Is The Nickname In Decline?

From Babe Ruth to The Crime Dog, baseball has a rich history of nicknames for its stars, but what about more recent times? John Branch of the New York Times investigates the cultural phenomenon and comes to the conclusion that great sports nicknames are disappearing.

In an age of A-Rod and D-Wade, when nicknames rarely conjure imagery beyond a corporate logo, it can be easy to bemoan the loss of another slice of simpler times.

But sociologists and experts in onomastics, the study of names, said the diminishment of nicknames was not exclusive to famous athletes. Studies on the subject are few, but there is widespread agreement that the use of nicknames across American society has steadily slipped.

Less certain is why. Maybe it reflects a loss of intimacy and connectedness. Maybe it is because of the changing way we name children, or how we now deflect unflattering nicknames to shape our own identities. Maybe all the good nicknames are taken.

Whatever the case, the decline is most easily gauged in sports, where nicknames have long played a role in distinguishing and at times deifying athletes.

I’m not so sure I can hop aboard the train that Branch is driving. While uncreative name-based nicknames like A-Rod, Johnny Mac, and Tulo may be more prevalent, it’s not as though inventive handles are in complete decline. This article reminds me a lot of my parents telling me how “real” music stopped being written after The Beatles.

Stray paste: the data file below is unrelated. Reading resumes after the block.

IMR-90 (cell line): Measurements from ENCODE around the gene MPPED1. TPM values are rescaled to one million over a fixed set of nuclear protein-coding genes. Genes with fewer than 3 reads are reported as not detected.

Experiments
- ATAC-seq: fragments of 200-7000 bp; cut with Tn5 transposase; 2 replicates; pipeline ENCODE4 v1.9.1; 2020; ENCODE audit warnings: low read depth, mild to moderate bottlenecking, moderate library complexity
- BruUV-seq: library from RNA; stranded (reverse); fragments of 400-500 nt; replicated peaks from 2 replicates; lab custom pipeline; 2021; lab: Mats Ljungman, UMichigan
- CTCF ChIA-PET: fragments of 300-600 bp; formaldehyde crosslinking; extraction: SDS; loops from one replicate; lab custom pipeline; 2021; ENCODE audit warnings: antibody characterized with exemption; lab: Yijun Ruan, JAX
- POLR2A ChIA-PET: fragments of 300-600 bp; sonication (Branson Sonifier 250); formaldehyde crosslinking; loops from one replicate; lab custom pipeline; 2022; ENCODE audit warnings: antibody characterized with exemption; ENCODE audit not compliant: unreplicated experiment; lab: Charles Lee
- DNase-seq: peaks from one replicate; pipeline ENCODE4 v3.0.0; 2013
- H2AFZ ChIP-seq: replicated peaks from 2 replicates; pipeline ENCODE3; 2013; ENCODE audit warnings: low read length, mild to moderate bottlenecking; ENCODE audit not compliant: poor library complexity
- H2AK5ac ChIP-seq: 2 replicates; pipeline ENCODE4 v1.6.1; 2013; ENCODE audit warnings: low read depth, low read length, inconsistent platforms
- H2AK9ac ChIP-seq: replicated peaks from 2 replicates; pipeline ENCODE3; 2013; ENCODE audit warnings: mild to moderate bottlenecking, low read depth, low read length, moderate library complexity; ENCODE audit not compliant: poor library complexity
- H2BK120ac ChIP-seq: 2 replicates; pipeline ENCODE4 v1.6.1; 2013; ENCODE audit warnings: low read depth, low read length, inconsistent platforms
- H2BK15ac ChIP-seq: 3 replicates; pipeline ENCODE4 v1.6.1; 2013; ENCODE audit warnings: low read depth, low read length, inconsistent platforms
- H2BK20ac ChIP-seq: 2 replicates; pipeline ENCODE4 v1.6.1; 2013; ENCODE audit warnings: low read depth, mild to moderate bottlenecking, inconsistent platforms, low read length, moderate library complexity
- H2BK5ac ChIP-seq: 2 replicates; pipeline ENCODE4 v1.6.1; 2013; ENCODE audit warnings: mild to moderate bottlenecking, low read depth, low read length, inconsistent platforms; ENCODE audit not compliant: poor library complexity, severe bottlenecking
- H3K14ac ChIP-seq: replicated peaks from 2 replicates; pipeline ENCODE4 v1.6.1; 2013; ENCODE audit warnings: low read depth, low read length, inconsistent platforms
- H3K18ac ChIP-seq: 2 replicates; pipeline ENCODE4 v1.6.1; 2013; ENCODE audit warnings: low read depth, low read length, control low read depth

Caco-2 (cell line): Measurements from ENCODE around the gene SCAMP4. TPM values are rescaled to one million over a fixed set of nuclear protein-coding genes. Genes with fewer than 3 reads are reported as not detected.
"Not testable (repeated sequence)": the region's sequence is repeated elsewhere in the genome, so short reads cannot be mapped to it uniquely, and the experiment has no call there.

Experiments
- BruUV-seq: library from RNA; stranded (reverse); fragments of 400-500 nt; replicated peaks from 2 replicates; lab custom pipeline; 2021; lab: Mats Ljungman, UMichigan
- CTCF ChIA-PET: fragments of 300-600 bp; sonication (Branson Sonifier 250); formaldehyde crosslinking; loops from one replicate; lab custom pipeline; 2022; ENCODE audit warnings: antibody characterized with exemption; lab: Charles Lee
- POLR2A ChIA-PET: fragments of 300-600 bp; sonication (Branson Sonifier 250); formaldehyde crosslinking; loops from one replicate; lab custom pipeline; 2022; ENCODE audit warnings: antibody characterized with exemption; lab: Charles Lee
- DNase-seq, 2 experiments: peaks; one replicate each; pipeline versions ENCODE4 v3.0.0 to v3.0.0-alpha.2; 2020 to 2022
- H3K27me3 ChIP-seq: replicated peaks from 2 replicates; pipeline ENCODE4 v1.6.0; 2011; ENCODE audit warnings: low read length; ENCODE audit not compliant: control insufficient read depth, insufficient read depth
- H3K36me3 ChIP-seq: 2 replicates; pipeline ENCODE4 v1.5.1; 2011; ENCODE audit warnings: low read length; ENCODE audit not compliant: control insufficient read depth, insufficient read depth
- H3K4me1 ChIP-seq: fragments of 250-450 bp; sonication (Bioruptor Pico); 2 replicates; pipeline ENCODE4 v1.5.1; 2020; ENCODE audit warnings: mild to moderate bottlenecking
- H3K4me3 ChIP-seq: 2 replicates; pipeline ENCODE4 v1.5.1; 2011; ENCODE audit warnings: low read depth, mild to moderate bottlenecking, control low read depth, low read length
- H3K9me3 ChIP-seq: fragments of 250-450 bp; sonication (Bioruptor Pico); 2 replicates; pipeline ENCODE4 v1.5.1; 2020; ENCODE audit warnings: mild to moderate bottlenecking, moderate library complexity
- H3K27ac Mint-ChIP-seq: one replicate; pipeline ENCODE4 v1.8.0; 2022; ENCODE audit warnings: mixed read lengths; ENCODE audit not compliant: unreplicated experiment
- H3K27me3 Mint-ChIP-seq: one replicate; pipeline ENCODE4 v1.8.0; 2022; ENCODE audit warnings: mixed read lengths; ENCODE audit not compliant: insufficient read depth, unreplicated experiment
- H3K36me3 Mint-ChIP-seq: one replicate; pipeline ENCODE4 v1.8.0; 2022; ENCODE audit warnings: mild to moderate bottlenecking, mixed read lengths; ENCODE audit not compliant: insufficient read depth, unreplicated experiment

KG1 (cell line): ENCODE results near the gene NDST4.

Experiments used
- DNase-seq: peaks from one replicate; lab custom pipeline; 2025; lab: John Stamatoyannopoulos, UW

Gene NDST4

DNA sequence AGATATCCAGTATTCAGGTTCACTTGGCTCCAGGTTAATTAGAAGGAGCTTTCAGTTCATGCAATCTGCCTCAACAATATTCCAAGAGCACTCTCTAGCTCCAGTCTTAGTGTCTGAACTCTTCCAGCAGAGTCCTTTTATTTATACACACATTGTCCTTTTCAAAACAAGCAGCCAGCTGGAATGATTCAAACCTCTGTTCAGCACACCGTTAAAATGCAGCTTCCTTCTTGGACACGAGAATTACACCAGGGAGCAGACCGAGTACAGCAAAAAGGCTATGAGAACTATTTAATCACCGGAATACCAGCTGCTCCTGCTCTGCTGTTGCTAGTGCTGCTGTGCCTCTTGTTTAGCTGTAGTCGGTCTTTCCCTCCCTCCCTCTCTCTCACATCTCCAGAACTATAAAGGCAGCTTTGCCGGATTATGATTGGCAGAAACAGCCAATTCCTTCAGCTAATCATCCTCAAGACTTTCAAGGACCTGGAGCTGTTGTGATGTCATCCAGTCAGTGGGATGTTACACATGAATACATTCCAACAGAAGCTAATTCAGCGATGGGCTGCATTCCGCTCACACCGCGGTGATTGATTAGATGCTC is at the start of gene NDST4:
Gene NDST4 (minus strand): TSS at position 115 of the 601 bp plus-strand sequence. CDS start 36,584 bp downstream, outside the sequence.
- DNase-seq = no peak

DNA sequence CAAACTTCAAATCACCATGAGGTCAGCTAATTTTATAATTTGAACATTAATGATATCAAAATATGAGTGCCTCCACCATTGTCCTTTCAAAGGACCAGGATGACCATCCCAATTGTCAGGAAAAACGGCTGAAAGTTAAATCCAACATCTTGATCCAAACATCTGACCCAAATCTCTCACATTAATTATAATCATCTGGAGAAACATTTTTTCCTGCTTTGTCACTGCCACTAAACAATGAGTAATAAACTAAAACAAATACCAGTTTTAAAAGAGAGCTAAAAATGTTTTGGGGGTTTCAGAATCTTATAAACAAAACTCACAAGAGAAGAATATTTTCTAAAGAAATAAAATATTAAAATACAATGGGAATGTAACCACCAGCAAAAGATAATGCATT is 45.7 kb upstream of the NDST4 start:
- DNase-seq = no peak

Here are some of my favourites for current ballplayers:

  • Lance Berkman: “Big Puma” or “Fat Elvis”
  • Pat Burrell: “Pat the Bat”
  • Carl Crawford: “The Perfect Storm”
  • Adam Dunn: “Big Donkey”
  • Jeff Francoeur: “Frenchie”
  • Vladimir Guerrero: “Vlad The Impaler”
  • Franklin Gutierrez: “Death to Flying Things”
  • Travis Hafner: “Pronk”
  • Roy Halladay: “Doc”
  • Félix Hernández: “King Felix”
  • Orlando Hernández: “El Duque”
  • Orlando Hudson: “O-Dog”
  • Tim Lincecum: “The Freak”
  • Hideki Matsui, Oakland Athletics: “Godzilla”
  • Iván Rodríguez: “Pudge”
  • Carlos Ruiz: “Chooch”
  • Pablo Sandoval: “Kung Fu Panda”
  • Shane Victorino: “Flyin’ Hawaiian”

Closer to home, the Blue Jays have a ton of potential for nicknames:

  • Travis Snider: “Lunch Box”
  • Jesse Litsch: “The Ginger Beard Man”
  • John McDonald: “The Prime Minister of Defence”
  • Ricky Romero: “RR Cool Jay”
  • Jose Bautista: “Joey Bats”

So, let’s have it. What are your favourite nicknames for hometown players?

Comments (40)

  1. Braves fans are now referring to Eric Hinske as “Big Damage.” What is this I don’t even

  2. my favourite nickname for an athlete would either be Ryan Braun’s “the hebrew hammer” or “the big fundamental” Tim Duncan

  3. I heard Big Diesel for Hinske last night after his catch, then Big Damage after the home run. Enjoy, Atlanta. The good times never last long.

    The Big Fundamental is one of the best.